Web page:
Planning Ballpark Benefits
Randy Boyd has teamed with community organizations on the proposed multi-use stadium project, but some want a more comprehensive agreement.
Proponents of the proposed ballpark at the edge of the Old City consistently say the facility needs to be more than a baseball stadium. Critics say likewise, though they aren’t necessarily talking about it being a multi-use venue.
GEM Community Development Group has enlisted the help of the Knoxville Area Urban League to recruit minority-owned businesses as contractors for the project.
Tennessee Smokies owner Randy Boyd’s proposal for Knoxville and Knox County to build a $65 million multi-use stadium comes with a plan to invest about $140 million in private dollars in a mixed-use development ringing the venue.
Some of the most galvanizing discussion has been about the impact beyond the fences of the stadium on the surrounding community, primarily economically challenged East Knoxville.
GEM Community Development Group, formed by Boyd to build the mixed-use development, issued a press release last week outlining its efforts to include minority-owned businesses in the construction and post-construction phases, as well as commitments to community improvements.
Some, however, are advocating for a formal and comprehensive community benefits agreement, which would be a legally binding contract between Boyd’s business entities and community organizations outlining specific improvements that the development must provide.
Community benefits agreements typically require a developer to provide public amenities and programs in exchange for public support. The enforceable agreements are made between the developer and community organizations or a consortium of stakeholders, not governments. Provisions can include wage minimums, job training programs, minority contractor requirements, funding for community organizations, the construction of energy efficient buildings and more.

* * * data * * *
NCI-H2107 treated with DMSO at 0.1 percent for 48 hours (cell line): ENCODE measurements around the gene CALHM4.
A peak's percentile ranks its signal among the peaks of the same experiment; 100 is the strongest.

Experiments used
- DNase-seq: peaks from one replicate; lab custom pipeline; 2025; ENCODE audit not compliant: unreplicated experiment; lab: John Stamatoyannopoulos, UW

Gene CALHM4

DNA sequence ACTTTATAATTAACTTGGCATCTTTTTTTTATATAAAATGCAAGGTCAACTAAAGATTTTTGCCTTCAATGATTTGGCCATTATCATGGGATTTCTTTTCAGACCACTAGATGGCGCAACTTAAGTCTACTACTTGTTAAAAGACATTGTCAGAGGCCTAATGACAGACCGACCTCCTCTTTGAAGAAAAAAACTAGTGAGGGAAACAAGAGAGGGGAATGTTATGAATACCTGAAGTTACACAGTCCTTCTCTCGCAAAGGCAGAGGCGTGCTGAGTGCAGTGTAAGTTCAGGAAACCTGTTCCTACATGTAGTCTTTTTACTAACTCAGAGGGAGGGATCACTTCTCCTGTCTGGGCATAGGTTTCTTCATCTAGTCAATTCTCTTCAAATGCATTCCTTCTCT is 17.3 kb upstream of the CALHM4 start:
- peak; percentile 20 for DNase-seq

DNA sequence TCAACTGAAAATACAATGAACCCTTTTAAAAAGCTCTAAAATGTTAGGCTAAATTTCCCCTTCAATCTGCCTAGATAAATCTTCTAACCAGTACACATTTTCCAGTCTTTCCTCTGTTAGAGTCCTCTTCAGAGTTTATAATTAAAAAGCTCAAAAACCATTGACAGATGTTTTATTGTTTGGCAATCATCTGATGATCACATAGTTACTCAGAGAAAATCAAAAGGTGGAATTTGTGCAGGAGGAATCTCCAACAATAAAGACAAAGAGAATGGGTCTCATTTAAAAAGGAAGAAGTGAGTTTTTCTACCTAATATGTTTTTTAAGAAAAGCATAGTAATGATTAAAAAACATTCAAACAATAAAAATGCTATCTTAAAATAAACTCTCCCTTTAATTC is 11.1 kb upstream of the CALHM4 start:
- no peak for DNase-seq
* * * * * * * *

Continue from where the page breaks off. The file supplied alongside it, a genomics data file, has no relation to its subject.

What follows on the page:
Community benefits agreements have been used during the past two decades for similar projects in cities such as Los Angeles, New York, Pittsburgh, Atlanta and Nashville.
Instead of seeking a broad community benefits agreement, Boyd has entered into formal agreements with longstanding community organizations. Some of the arrangements include provisions often found in community development agreements.
That has not assuaged some critics of the project. Councilwoman Amelia Parker, for example, discounts Boyd’s efforts as charitable gestures that don’t reflect the needs of East Knoxville.
Steve Davis, president of GEM Community Development Group, said the development would have a positive impact on the surrounding community.
“This is a transformational project for East Knoxville, the members of its business and residential communities and specifically the African-American community,” he said in the GEM press release. “I would not be involved in this project if it were just another development opportunity. I am doing it to give something back to my hometown and the people with whom I grew up. This development site will produce tangible benefits and results and reinvigorate an area that has long been in neglect.”
One of the most significant steps GEM Community Development Group has taken is entering into an agreement with the Knoxville Area Urban League, committing to hiring women- and minority-owned firms to make up at least 15 percent of the contractors and subcontractors on the project. (Boyd serves on the Urban League’s board of directors.)
The contract calls for GEM to assist with training and placement of individuals for available jobs. GEM also plans to establish an apprenticeship program that will train workers for jobs on the project and give them skills for the future.
“It is the largest economic development project that Knoxville has seen in a long time, and we believe it will spawn other projects,” Phyllis Nichols, executive director of the Urban League, said in an interview.
Nichols said her office has been inundated with calls from minority-owned companies seeking contracts on the project, even though the Urban League is just ramping up its efforts and construction of the stadium has not been approved.
“Our emphasis is on helping small Black-owned businesses that haven’t had the capacity or opportunity to participate in projects,” she said. “This will result not just in seasonal jobs, but in permanent jobs.”
The development team has also formed a cultural and historical advisory committee led by Rev. Renée Kesler, president of the Beck Cultural Exchange Center. The goal is to honor the African-American history and culture of the location of the project.